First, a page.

The Discover SCIENCE curriculum was designed to promote awareness of the health inequities and disparities that exist within underserved communities. Because the curriculum's content reflected the health concerns of DC metro area residents, it was ideally positioned to help children make connections between their day-to-day experiences and the different socioeconomic, cultural, and environmental variables that contribute to poor health outcomes.
Consider the Discover SCIENCE nutrition module. From the very beginning of the project, participants noted the difficulties involved in getting children to adopt active, healthy lifestyles in places where patterns of racial segregation and socioeconomic disenfranchisement have combined to produce extensive food desserts. As a library worker explained to us during the first year of the project:
“If you are doing a nutrition piece program, be conscious of if there are families in the room. Are they in a neighborhood where they need to walk two miles to get to the nearest grocery store that has fresh fruits and vegetables?”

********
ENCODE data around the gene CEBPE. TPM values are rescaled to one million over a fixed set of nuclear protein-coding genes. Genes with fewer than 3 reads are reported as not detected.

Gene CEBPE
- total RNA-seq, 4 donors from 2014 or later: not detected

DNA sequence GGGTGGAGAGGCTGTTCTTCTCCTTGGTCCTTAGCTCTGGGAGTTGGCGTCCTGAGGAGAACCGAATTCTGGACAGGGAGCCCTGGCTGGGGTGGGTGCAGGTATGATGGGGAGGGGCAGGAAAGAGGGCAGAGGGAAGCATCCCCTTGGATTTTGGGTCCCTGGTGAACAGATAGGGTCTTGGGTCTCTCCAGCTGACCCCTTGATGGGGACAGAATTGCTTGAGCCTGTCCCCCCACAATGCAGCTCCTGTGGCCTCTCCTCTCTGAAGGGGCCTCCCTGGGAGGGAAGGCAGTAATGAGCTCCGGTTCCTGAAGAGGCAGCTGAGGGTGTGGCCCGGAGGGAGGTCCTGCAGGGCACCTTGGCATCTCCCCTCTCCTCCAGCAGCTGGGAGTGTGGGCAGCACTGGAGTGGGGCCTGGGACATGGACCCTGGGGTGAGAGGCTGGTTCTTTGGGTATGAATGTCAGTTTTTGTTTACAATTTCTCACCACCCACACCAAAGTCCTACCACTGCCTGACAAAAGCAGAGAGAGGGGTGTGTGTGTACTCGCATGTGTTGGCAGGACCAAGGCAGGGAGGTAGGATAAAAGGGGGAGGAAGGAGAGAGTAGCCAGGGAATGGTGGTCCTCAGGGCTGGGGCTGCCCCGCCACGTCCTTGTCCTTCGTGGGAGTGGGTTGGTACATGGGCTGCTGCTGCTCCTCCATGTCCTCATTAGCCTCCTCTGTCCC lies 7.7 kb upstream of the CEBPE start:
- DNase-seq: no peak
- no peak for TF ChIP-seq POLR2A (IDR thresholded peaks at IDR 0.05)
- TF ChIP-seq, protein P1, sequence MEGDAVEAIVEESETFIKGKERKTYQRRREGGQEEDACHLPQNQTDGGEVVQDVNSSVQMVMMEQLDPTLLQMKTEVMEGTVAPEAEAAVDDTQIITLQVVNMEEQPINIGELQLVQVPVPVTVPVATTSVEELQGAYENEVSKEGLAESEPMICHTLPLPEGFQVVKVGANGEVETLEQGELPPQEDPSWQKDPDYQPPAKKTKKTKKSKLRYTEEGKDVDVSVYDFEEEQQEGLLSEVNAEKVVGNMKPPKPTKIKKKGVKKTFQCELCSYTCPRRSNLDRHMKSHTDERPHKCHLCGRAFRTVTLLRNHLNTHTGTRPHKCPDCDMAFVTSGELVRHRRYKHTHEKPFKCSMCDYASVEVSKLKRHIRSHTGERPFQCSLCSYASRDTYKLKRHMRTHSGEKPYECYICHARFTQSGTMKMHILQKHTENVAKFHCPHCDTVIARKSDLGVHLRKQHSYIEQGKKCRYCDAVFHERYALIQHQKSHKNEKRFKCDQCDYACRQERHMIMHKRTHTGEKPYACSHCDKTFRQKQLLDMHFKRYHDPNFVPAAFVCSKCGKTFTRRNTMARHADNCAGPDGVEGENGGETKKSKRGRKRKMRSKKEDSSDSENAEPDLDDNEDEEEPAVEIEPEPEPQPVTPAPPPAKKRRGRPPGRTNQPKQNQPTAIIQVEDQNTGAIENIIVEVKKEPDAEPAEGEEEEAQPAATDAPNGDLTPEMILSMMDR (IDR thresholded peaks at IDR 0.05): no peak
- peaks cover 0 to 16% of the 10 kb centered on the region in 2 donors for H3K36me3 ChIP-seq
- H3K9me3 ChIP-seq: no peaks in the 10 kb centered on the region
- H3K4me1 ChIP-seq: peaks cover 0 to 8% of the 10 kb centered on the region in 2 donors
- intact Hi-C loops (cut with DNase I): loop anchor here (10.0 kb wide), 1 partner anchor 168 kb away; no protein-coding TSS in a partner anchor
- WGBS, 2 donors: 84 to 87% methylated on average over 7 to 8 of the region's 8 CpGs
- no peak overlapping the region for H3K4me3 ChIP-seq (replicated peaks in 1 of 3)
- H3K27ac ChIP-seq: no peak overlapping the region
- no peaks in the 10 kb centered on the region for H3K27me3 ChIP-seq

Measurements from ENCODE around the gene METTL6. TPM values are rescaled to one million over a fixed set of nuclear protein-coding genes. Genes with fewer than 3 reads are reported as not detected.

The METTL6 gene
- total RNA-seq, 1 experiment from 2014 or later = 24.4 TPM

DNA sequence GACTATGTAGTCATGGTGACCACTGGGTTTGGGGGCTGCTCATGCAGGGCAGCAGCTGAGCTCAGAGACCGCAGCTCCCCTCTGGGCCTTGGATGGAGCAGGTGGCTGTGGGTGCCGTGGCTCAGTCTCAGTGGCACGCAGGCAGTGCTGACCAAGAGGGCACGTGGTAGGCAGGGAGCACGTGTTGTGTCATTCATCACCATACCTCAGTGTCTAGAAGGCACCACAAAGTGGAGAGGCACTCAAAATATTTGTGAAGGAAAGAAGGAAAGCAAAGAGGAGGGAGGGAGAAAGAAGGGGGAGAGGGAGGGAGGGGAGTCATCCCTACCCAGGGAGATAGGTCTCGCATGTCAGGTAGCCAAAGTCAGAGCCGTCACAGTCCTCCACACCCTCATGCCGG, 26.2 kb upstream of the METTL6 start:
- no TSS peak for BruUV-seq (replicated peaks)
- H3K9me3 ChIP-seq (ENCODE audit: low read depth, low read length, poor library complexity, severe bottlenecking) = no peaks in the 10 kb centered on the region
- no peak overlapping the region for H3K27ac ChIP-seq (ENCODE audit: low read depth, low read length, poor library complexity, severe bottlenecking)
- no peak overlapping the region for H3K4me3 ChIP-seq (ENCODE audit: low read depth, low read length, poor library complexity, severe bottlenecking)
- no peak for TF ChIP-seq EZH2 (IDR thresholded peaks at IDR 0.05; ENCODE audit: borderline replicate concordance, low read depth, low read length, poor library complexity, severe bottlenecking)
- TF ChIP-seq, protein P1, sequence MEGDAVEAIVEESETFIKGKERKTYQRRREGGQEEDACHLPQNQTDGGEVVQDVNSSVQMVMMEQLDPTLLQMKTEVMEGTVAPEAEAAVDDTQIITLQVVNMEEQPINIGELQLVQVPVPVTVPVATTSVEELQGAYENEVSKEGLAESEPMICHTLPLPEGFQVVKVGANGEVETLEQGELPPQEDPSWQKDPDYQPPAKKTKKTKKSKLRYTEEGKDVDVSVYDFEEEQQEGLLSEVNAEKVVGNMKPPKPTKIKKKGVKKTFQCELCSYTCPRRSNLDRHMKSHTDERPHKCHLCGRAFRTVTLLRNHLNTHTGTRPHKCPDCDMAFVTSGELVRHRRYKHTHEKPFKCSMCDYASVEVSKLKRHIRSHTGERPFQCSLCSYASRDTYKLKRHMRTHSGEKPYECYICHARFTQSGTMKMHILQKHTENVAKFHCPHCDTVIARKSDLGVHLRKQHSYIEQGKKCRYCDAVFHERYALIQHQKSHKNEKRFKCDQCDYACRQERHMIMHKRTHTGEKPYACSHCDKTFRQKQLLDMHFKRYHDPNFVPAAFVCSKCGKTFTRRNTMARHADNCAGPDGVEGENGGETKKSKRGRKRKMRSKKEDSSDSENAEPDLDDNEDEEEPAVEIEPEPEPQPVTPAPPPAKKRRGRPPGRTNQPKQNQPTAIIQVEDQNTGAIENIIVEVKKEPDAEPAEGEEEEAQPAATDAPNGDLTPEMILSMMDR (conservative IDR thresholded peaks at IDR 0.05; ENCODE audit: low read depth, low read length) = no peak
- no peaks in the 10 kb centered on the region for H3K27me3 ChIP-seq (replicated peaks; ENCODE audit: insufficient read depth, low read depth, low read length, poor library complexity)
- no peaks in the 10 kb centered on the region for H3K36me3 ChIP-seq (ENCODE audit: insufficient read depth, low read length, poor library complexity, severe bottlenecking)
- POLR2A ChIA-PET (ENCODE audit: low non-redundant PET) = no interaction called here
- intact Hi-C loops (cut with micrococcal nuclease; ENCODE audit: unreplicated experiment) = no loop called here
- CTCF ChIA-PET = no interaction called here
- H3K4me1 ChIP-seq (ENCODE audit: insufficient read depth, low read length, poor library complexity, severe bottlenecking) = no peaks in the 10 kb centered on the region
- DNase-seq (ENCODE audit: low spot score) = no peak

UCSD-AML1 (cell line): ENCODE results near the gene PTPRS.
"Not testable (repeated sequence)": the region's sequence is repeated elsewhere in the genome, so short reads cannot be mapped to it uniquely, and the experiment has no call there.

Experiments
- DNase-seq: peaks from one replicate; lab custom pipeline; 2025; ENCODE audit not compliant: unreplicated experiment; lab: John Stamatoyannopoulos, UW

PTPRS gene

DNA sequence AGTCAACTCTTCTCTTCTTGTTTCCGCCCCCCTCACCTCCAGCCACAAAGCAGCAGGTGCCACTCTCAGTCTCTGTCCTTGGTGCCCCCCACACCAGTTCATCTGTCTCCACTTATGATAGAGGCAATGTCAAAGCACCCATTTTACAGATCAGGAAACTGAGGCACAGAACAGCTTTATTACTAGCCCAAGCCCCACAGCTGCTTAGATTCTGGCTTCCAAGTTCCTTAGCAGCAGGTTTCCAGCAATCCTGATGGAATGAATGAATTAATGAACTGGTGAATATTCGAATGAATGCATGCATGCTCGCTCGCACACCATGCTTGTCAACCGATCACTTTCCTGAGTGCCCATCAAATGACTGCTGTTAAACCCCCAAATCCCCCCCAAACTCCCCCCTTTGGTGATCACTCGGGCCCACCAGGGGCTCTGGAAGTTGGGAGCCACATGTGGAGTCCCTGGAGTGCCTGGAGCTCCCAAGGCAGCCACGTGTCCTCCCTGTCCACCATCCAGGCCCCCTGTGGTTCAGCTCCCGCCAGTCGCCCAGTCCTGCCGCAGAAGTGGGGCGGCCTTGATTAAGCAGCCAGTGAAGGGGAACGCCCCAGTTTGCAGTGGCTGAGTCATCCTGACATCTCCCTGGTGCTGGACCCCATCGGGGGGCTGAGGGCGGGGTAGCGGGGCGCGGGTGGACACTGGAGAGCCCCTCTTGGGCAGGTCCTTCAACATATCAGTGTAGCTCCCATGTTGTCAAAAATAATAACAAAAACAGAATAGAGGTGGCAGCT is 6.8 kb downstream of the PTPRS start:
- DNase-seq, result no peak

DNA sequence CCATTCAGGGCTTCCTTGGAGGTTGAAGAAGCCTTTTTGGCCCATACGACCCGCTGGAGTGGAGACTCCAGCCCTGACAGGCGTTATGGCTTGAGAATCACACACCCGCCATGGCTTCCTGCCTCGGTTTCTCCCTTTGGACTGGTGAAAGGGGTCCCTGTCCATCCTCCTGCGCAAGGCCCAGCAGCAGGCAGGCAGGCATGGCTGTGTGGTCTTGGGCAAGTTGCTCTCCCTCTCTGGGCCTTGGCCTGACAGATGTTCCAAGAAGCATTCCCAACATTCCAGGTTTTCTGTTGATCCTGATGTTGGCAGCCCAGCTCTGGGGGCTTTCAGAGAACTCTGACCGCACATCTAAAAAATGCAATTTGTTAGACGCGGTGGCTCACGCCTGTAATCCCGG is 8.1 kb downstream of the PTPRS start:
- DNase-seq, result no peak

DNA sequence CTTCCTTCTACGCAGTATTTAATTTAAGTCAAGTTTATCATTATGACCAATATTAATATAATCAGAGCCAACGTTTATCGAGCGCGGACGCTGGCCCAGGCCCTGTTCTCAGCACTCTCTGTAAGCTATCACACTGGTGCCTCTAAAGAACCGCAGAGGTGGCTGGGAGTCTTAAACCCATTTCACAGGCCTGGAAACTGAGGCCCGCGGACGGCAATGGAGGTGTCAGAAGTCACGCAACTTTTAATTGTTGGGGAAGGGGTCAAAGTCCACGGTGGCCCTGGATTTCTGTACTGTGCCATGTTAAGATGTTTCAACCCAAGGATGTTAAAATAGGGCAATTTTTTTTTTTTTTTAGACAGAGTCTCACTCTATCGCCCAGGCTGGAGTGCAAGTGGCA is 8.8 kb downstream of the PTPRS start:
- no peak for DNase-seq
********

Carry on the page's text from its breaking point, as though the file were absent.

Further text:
The members of the Discover SCIENCE leadership team were fully aware of these structural barriers to healthy living. Cognizant of the fact that many DC residents lack access to health, affordable food (click here for more on this), and that many of the children they were working with faced food security challenges, they aligned the curriculum's nutrition modules with local needs and circumstances. In lessons on nutrition, they pushed back against the toxic impacts of diet culture, stressing the dangers of labeling any food "good" or "bad." They also created and disseminated a guidebook that included links to articles and activities promoting body positivity. Along with this, some library programs included yoga sessions and mindfulness meditation, and campers at the Summer Science program learned about the importance of healthy habits—including the value of a full night's sleep, regular body scanning, hydration, and physical activity.
By grounding health literacy in real-life contexts, the library workers and facilitators who implemented the curriculum promoted awareness of the structural determinants of health and illness, engaging with the various barriers that shape children's lived experiences, and promoting realistic, culturally sensitive approaches to well-being and self-care.